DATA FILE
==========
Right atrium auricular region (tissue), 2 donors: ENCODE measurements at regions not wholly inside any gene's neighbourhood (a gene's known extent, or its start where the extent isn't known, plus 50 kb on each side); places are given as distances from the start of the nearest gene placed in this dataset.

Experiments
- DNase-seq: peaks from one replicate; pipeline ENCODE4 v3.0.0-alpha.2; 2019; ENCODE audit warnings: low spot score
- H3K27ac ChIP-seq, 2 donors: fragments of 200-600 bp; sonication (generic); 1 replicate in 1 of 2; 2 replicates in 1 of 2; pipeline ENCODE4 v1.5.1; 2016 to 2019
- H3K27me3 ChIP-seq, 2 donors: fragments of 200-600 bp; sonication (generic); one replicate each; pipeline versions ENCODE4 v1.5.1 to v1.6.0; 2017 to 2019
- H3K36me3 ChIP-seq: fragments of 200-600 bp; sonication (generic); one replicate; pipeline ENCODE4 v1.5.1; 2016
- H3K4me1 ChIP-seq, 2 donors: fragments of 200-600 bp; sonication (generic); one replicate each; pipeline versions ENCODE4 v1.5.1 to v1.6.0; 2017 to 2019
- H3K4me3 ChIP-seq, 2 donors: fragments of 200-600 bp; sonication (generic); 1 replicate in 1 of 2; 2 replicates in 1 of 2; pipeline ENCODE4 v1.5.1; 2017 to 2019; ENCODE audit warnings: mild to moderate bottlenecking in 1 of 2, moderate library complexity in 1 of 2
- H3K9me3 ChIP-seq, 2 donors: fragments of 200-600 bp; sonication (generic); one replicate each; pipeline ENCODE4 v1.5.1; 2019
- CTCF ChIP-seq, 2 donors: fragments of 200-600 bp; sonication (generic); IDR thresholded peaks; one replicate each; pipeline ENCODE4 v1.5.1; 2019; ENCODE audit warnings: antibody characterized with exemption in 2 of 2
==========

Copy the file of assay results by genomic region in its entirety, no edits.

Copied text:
Right atrium auricular region (tissue), 2 donors: ENCODE measurements at regions not wholly inside any gene's neighbourhood (a gene's known extent, or its start where the extent isn't known, plus 50 kb on each side); places are given as distances from the start of the nearest gene placed in this dataset.

Experiments
- DNase-seq: peaks from one replicate; pipeline ENCODE4 v3.0.0-alpha.2; 2019; ENCODE audit warnings: low spot score
- H3K27ac ChIP-seq, 2 donors: fragments of 200-600 bp; sonication (generic); 1 replicate in 1 of 2; 2 replicates in 1 of 2; pipeline ENCODE4 v1.5.1; 2016 to 2019
- H3K27me3 ChIP-seq, 2 donors: fragments of 200-600 bp; sonication (generic); one replicate each; pipeline versions ENCODE4 v1.5.1 to v1.6.0; 2017 to 2019
- H3K36me3 ChIP-seq: fragments of 200-600 bp; sonication (generic); one replicate; pipeline ENCODE4 v1.5.1; 2016
- H3K4me1 ChIP-seq, 2 donors: fragments of 200-600 bp; sonication (generic); one replicate each; pipeline versions ENCODE4 v1.5.1 to v1.6.0; 2017 to 2019
- H3K4me3 ChIP-seq, 2 donors: fragments of 200-600 bp; sonication (generic); 1 replicate in 1 of 2; 2 replicates in 1 of 2; pipeline ENCODE4 v1.5.1; 2017 to 2019; ENCODE audit warnings: mild to moderate bottlenecking in 1 of 2, moderate library complexity in 1 of 2
- H3K9me3 ChIP-seq, 2 donors: fragments of 200-600 bp; sonication (generic); one replicate each; pipeline ENCODE4 v1.5.1; 2019
- CTCF ChIP-seq, 2 donors: fragments of 200-600 bp; sonication (generic); IDR thresholded peaks; one replicate each; pipeline ENCODE4 v1.5.1; 2019; ENCODE audit warnings: antibody characterized with exemption in 2 of 2